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Free Ultimate Furniture Painting Guide

Sweet Tooth Tea Set

This Sweet Tooth Tea Set looks good enough to eat!

Sweet Tooth Tea Set

To be honest, if I could paint ALL the stray-tossed aside, forgotten about, unwanted tea set pieces in this candy-colored palette, I WOULD!

Inspiration for this Sweet Tooth Tea Set

This tea set was inspired by a bowl of Jordan Almonds at a baby shower this past weekend.

Almond colored eggs

I am ALWAYS drawn to those brightly colored, smooth-surfaced, candy-coated almonds. They were my mother's favorite movie snack!

Today, I'll guide you through the very basics of painting on tea sets with a few new finishing-touch tips!

My overall purpose for sharing with you here is to inspire you to see BEYOND the traditional "what is expected" norms, and to encourage you to create your very own wonderland! Your surroundings have the ability to affect your mood and vibe. So if you VIBE in color, surround yourself with LOTS of it!

Spilling the tea on this process in the YouTube video!

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This Sweet Tooth tea "set" was piecemealed together from my stray pieces collection.

I chose a small-ish tray along with a teapot and creamer that actually belonged together, and a random sugar bowl.

When you paint them to be cohesive, they appear as if they were meant to be together all along!

First, each piece was wiped clean with an alcohol wipe.

I then primed with two coats of Slick Stick which is HIGHLY recommended when painting on any slick surface.

Slick Stick protocol: Paint one coat and let dry overnight. Paint a second coat and let it dry for at least two hours before you can begin applying your paint color of choice.

Then, I painted the tea set in a base coat of Saltwater (white) Silk all-in-one mineral paint.

Then, I just set my brain free with thoughts of polka dots, stripes, checks, and LOTS of colors!.

I used a pencil to draw out my stripes and checks.

No tape or ruler was used; just my hand and a pencil.

Remember when working on checks or stripes: divide your spaces evenly so you don't mess up your alternating color pattern.

In this case, pink/white/pink/white (I used Prickly Pear for the pink you see below).

or purple (Lucky Lavendar)/green (Limeade)/purple/green.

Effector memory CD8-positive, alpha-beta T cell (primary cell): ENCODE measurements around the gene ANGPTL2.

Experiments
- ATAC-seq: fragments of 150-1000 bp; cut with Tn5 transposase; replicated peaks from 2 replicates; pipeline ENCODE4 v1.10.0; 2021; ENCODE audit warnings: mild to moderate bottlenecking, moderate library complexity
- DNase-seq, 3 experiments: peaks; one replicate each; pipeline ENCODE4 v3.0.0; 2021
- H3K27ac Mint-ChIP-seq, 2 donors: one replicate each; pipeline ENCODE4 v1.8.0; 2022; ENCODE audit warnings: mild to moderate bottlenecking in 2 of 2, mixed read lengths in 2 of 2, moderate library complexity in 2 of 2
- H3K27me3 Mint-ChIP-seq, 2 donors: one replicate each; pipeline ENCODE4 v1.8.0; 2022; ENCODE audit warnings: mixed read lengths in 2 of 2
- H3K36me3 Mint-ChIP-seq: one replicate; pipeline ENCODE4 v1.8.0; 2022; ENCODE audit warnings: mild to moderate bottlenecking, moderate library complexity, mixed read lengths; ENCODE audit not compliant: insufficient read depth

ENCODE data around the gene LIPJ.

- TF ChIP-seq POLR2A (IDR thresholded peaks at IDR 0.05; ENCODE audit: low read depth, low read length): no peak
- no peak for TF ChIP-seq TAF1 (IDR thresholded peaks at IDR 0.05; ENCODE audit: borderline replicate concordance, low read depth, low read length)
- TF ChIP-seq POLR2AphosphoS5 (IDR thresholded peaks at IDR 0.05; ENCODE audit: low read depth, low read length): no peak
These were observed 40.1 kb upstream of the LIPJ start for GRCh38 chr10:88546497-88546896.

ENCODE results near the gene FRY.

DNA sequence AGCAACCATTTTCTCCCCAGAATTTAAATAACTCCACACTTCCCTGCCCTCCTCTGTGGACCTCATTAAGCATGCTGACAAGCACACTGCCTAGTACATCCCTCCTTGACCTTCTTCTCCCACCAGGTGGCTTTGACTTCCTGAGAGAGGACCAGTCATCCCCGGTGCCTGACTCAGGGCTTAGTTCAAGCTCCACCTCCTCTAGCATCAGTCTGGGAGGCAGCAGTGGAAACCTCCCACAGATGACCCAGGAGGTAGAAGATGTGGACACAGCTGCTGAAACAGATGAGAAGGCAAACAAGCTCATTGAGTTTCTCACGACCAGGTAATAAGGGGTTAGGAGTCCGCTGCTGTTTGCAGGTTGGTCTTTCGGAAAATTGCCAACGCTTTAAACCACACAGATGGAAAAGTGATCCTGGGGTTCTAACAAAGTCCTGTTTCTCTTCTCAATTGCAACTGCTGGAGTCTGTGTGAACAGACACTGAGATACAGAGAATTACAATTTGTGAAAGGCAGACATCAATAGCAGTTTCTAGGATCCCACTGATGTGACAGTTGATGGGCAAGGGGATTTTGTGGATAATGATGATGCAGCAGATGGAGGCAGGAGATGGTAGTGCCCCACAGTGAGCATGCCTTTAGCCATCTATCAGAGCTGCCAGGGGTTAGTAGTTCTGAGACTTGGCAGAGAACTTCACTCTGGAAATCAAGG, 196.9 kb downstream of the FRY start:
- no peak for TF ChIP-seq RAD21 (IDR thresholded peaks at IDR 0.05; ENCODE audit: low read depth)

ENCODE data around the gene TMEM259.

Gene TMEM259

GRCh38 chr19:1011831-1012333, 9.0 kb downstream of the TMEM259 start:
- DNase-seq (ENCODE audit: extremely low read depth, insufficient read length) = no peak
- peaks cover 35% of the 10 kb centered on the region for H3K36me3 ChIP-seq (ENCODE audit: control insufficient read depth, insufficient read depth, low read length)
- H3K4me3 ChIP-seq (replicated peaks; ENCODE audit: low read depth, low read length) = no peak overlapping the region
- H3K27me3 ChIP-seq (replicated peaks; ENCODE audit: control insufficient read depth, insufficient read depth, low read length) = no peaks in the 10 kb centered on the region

For the first time ever, I did choose to use the "drag" technique of adding a swipe of another color through my Prickly Pear pink checks. This is a technique used by McKenzie Childs and is wildly popular. I did this painting of the bright pink checks first and allowed them to dry. I then loaded a brush with both bright pink and Silk Saltwater white side-by-side and swooped it over the pre-painted bright pink. And it worked!

I did this on the checked teapot as well as the checked border around the tray.

The polka dots on the tray were fun to create! I usually use a "brush spin" technique but I wanted to try a blotter! I used a cork to try the "stamp" or "blot," but my paint left too much of a pile and I just didn't like it. So, I reverted to my "brush spin" which is always fun! (you can see the comparison of both below)

I added a nice little swoop of Daisy yellow to each polka dot just to add to the whimsy!

Sweet Tooth Tea Set

This color palette has me singing!

(you can see some footage of me being silly over on TikTok)

The colors are playful and bold and represented well with the highly pigmented paints that only required a single coat for full coverage!

The final touch was to introduce metallic gold! I wasn't sure I was going to bring in a metallic, but the tea set just didn't seem complete without it!

The gorgeous shine on the completed set was created by top coating with Dixie Belle's strongest top coat ever: Gator Hide.

They also offer their standard top coats which work really well, too, in Flat, Satin, and Gloss! And let me tell you, if you like the Gator Hide Sheen, you will LOVE the gloss top coat! It's like glass!

Sweet Tooth Tea Set

FAQ: I am often asked if the tea sets are still "functional" for serving tea.

My first thought is, do people really use them? My mom and grandma always just had them stored in the china cabinet! LOL! To be honest, I have not tried it, but I do believe the finish would hold up fine to serve tea. As long as the pieces are not submerged in water! A simple wipe-down with a damp cloth should keep them clean!

This was a VERY quick recap but certainly enough to get you started! I have a full 2-hour class that will guide you step-by-step through the entire process for a successfully painted tea set that you can be proud of!!! Get it here. It is less than $30 and you'll get a full supply list and lifetime access so you can be a tea set-making MACHINE!!!

Ok. I'm off to find more silver pieces!

This was fun!

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